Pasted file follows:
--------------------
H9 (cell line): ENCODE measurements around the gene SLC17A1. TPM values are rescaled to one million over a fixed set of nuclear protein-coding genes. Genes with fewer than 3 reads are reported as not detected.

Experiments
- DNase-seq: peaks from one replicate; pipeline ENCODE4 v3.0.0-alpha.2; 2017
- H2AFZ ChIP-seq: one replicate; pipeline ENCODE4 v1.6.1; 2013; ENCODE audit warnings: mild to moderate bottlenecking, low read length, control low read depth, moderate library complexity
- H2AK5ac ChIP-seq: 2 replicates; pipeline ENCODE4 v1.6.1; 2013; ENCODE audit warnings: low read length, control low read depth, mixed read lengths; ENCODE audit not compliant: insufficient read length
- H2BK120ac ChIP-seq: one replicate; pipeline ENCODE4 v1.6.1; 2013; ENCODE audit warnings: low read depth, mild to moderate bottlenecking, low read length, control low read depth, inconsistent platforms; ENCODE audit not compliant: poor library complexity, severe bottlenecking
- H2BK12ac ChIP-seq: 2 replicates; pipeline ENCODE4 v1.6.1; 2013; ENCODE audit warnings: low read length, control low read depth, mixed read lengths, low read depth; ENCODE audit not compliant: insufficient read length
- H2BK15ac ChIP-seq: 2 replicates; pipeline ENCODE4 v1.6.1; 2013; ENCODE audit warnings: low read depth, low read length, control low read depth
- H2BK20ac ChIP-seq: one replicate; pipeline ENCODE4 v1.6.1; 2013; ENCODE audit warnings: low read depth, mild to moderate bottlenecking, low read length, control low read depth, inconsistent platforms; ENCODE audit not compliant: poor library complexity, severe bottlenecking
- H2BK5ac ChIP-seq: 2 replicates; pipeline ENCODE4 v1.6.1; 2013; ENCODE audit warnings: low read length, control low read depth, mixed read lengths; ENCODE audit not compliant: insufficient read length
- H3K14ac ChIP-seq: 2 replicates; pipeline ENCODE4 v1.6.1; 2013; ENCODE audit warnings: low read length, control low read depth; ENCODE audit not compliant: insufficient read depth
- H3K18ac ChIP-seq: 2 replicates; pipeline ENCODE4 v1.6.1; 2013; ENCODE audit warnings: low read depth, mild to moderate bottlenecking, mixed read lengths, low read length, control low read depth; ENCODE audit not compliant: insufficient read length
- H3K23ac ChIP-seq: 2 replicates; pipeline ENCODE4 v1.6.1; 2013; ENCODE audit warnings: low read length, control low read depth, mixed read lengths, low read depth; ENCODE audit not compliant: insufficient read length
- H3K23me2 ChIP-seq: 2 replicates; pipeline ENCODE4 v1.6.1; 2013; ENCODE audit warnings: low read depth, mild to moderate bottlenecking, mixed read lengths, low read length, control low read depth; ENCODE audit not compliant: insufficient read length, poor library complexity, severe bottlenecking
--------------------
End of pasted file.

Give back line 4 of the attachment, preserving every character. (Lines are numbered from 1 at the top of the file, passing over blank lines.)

- H2AFZ ChIP-seq: one replicate; pipeline ENCODE4 v1.6.1; 2013; ENCODE audit warnings: mild to moderate bottlenecking, low read length, control low read depth, moderate library complexity